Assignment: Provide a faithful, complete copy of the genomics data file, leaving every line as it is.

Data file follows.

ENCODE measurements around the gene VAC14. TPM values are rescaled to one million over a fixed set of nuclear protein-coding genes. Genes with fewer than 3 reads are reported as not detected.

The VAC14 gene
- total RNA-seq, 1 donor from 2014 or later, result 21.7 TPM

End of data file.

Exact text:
ENCODE measurements around the gene VAC14. TPM values are rescaled to one million over a fixed set of nuclear protein-coding genes. Genes with fewer than 3 reads are reported as not detected.

The VAC14 gene
- total RNA-seq, 1 donor from 2014 or later, result 21.7 TPM